Morris J. Lewis 

E. O. Shakespeare 

Morris Longstreth 

John M. Keating . 

Theodore C. Wormley 

Jesse Williamson (N. R.) 
|| Robert J. Hess 

J. William White . 

Edward T. Bruen . 

John B. Roberts . 

Washington H. Baker 

Wm. Barton Hopkins 
| W. Penn Buck 

Roberts Bartholow 

De Forest Willard 

H. €. Chapman 

Frank Woodbury 

J. Henry C. Simes 

J. T. Esk ridge 

Chas. W. Dulles . 

Chas. K. Mills 

Hush Shippen Huidekoper 

* Frank C. Hand 
H. Augustus Wilson 
Richard Ashbridge. U. S. X 

* Frederick C. Sheppard 
A. Sydney Roberts 
Joseph Hearn 
Joseph F. Edwards 
Edward E. Montgomer 
Daniel E. Hughes (N. R.) 
William II. Parish 
John H. Musser 
N. Archer Randolph 
Charles Baum 
J. P. Crozer Griffith 


Oct. 187". 




George A. Piersol . 
Charles Ilarrod Vinton 
Ferdinand H. Gross 
William M. Welch . 
Henry Morris . 
Benjamin F. Baer . 
Griffith E. Abbot . 
Oliver P. Rex . 
Milton B. Musser 
Henry Beates . 
Henry Leffmann 
Alfred Whelen 
Theophilus Parvin 
H. W. Stel wagon . 
Robert Meade Smith 
John C. Da Costa . 
Francis M. Perkins 
Charles A. Oliver . 
S. S. Stryker . 
Roland G. Curtin . 
J. W. O'Neill 
Thomas H. Fenton 
Thomas Biddle 
Tliomas Hewson Bradford 
J. Gibbons Hunt 
H. F. Formad 
Henry M. Fisher 
Charles Wirgnaan 
Phineas T. Horwitz 
Frederick P. Henry 
(Jiarles Shaff ner 
Tliomas M. Drysdale . 
Hany Godey 
Alexander W. Biddle 
H. R. Wharton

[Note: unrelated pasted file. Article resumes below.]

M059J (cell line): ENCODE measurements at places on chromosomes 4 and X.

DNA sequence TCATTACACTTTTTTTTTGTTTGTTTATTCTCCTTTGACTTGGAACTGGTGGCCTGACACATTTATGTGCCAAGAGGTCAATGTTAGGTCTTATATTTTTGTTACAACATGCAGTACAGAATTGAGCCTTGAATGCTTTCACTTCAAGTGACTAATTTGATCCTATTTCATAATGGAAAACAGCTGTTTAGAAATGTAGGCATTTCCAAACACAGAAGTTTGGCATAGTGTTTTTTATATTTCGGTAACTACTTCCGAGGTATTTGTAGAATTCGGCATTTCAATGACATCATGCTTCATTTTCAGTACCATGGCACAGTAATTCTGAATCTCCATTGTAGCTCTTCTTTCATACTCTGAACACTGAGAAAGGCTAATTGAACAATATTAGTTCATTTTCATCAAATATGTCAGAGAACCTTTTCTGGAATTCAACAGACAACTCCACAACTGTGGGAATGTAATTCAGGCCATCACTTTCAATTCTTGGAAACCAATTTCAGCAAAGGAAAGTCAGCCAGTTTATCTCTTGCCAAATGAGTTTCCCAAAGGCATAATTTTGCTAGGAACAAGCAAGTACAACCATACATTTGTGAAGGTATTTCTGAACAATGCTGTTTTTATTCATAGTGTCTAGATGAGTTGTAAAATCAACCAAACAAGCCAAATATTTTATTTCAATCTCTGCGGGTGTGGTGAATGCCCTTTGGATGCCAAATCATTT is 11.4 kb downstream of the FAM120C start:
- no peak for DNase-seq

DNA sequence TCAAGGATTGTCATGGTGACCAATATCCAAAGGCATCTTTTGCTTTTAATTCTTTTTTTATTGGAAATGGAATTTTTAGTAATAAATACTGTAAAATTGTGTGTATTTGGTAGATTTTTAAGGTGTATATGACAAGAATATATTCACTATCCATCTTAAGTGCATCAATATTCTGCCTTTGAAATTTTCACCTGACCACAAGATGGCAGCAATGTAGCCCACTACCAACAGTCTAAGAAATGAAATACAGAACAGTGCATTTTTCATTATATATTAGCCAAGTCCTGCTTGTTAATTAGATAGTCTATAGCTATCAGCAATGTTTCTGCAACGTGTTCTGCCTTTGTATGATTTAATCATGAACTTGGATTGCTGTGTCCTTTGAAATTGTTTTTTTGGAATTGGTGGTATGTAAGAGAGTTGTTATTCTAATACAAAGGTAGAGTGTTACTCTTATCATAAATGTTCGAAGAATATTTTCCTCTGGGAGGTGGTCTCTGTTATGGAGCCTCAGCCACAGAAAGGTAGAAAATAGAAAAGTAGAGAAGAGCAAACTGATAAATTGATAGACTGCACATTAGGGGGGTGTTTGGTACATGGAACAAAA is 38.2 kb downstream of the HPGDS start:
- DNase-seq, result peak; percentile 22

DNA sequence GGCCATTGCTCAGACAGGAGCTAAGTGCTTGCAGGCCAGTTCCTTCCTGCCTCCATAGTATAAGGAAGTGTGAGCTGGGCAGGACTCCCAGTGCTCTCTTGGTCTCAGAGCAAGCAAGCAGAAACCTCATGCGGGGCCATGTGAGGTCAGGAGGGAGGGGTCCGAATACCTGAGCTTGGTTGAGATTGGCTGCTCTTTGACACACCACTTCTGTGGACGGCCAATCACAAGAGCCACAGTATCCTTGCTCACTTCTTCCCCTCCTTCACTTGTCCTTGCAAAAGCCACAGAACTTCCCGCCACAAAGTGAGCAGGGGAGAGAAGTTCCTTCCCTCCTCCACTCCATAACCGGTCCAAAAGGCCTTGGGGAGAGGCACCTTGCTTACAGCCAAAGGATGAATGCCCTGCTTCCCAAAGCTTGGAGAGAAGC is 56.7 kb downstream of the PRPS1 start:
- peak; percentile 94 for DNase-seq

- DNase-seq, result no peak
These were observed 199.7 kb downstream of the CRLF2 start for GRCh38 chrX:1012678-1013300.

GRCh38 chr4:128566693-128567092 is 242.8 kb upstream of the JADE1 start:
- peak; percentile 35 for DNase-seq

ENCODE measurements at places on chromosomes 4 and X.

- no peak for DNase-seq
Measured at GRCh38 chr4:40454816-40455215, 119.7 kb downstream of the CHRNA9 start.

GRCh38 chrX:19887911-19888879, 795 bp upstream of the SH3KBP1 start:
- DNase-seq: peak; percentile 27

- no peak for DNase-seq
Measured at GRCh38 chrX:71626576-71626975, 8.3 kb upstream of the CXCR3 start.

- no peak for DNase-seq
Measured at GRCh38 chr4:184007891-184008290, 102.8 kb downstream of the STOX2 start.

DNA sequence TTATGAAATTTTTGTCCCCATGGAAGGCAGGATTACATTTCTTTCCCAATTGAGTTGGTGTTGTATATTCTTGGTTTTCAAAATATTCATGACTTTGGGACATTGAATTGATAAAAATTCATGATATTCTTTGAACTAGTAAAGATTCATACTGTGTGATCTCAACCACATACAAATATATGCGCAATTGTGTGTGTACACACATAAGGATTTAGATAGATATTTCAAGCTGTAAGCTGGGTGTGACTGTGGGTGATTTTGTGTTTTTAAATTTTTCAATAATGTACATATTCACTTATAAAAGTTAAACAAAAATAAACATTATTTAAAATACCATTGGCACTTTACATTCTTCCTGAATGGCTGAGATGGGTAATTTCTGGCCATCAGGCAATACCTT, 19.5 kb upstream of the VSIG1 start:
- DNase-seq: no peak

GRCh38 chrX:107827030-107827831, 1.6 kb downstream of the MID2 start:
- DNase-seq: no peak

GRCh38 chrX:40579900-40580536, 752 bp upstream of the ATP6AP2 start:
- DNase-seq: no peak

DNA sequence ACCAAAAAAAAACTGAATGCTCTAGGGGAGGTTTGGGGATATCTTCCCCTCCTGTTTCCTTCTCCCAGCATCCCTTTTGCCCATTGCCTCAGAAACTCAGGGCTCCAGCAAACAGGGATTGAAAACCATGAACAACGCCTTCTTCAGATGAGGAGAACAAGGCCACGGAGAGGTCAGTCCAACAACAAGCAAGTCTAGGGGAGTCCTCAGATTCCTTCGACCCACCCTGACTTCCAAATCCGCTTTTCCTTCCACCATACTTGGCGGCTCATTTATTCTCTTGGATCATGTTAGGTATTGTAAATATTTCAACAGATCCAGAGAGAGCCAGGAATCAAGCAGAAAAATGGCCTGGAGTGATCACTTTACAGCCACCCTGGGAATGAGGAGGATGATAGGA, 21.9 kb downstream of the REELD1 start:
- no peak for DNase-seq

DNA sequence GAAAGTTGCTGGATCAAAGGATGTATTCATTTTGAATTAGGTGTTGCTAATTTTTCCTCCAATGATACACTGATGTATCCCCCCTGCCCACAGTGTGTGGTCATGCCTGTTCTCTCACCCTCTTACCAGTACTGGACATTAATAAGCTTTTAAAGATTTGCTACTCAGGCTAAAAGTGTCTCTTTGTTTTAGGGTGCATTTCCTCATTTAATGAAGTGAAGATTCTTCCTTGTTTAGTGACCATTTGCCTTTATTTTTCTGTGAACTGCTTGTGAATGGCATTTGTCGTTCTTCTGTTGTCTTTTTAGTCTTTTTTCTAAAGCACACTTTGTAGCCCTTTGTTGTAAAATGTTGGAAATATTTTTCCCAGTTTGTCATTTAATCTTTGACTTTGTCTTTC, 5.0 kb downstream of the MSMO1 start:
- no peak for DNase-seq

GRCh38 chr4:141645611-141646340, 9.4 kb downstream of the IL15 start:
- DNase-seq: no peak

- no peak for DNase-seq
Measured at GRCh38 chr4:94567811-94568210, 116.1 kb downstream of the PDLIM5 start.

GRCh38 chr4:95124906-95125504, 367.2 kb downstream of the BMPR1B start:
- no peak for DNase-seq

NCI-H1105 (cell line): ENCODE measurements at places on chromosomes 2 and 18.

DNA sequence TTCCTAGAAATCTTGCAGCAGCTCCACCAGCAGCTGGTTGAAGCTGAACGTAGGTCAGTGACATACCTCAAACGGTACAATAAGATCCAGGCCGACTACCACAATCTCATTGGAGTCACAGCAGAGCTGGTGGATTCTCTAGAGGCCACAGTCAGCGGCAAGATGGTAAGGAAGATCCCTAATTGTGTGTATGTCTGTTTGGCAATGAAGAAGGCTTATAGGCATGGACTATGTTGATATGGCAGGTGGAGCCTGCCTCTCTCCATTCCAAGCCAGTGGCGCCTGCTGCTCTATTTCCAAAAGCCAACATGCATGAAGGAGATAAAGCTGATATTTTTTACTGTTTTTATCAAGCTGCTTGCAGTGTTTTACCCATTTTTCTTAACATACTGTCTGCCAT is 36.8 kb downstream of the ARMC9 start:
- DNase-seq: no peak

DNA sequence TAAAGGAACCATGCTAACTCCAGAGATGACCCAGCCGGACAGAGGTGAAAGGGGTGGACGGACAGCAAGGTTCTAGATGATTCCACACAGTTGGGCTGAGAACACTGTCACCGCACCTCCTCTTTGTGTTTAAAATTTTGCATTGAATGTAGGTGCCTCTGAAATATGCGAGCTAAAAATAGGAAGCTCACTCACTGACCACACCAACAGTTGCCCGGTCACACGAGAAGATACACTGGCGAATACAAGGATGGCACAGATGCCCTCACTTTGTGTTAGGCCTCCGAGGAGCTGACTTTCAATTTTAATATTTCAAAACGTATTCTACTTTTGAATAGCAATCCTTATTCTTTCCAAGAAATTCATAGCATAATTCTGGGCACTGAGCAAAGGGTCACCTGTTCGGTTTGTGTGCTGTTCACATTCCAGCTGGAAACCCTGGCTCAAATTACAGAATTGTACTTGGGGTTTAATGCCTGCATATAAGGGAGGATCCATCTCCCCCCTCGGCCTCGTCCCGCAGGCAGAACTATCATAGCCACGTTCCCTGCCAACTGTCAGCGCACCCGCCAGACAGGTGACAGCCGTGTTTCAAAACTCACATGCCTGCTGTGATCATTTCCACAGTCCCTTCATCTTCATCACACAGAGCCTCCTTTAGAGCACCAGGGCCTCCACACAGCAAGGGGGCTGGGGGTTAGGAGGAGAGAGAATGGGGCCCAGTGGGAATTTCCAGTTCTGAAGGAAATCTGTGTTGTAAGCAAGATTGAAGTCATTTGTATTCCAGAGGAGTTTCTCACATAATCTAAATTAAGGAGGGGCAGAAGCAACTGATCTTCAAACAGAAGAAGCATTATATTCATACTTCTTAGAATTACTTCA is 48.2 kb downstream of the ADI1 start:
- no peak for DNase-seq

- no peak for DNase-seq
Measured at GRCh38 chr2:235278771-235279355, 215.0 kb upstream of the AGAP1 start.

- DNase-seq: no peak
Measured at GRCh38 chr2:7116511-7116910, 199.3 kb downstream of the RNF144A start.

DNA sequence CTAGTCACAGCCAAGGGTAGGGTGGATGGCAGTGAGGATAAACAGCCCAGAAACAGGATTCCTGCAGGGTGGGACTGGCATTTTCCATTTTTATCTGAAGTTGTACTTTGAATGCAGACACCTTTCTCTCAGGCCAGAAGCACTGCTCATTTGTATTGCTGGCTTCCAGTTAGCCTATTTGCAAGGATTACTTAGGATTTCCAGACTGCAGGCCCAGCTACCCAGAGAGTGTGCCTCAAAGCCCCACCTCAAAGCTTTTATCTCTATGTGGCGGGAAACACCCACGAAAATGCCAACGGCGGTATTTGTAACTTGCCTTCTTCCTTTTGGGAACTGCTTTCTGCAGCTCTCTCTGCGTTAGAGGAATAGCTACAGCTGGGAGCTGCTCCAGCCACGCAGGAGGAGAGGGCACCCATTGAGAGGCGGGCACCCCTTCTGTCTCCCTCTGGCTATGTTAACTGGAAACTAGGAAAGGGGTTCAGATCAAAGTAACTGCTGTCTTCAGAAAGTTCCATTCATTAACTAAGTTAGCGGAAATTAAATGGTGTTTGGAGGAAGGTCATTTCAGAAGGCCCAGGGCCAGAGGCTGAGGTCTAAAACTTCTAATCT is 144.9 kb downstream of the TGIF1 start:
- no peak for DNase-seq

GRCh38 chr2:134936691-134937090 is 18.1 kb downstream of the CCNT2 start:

Houston Mifflin (\. R.) 
Francis Dercum 
William Osier 
John W. Mallet (N. R.) 
James B. Walker 
Robert M. Girvin 

May. 1883 

June, " 


Jan. 1884 

April, " 

June. " 


Jan. 1885 

March. • 


Joseph M. Fox 
Phi ip Leidy . 
Richard H. Harte 
Edward T. Reichert . 
Thomas J. Mays . 
Leonardo Da Vine: Judd 
John B. Chapin 
John Graham 
Edward Jackson 
James W. Holland 
Thomas C. Potter 
Joseph S. Neff 
Howard F. Hansel! 
Louis Jurist . 
Edward W. Watson 
Charles E. Cadwalader 
Caspar Morris 
John Madison Taylor 


* Nicholas Way, Wilmington, Del. 

* James Tilton, Dover, Del. 

* Isaac Senter, Newport, R. I. 

* David Hosack, New York 

* Samuel Bard, New York . 

* Jacob Bigelow. Boston, Mass. . 

* Daniel Drake, Cincinnati, O. 

* Reuben D. Mussey, Cincinnati. 0. 

* John Revere, New York . 

* George Cheyne Shattuck, Boston. Mass. 

* Theodoric R. Beck, Albany. N. Y. 

* Frederick S. Eckard . 

* Peter Parker, Washington. D. C. 

* Benjamin W. Dudley, Lexington. Ky. 

* Nathan R. Smith. Baltimore. Md. 

* John Hubbard, Hallowell, Me. 

* Thomas Bewail, Washington, D. C. 

* John Ware, Boston, Mass. 

* Amos Twitchell, Keene, N. fT. 

* N. D. Benedict, Florida 


May, 1885 

Nov. - 

Jan. 1886 

March, '' 








John C. Warren, Boston, Mass. 
Richard D. Arnold, Savannah, Ga. . 
Thomas Stewardson, Savannah, Ga. 
John L. Atlee, Lancaster, Pa. 
Jonathan Knight, New Haven, Conn. . 
Alexander H. Stevens, New York . 
James MeNaughton. Albany, N. Y.